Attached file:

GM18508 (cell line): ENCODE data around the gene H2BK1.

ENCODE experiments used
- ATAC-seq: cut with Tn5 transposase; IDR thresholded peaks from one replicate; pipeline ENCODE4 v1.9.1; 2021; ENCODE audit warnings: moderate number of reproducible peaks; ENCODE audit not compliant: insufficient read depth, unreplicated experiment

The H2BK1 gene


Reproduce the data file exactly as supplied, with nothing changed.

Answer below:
GM18508 (cell line): ENCODE data around the gene H2BK1.

ENCODE experiments used
- ATAC-seq: cut with Tn5 transposase; IDR thresholded peaks from one replicate; pipeline ENCODE4 v1.9.1; 2021; ENCODE audit warnings: moderate number of reproducible peaks; ENCODE audit not compliant: insufficient read depth, unreplicated experiment

The H2BK1 gene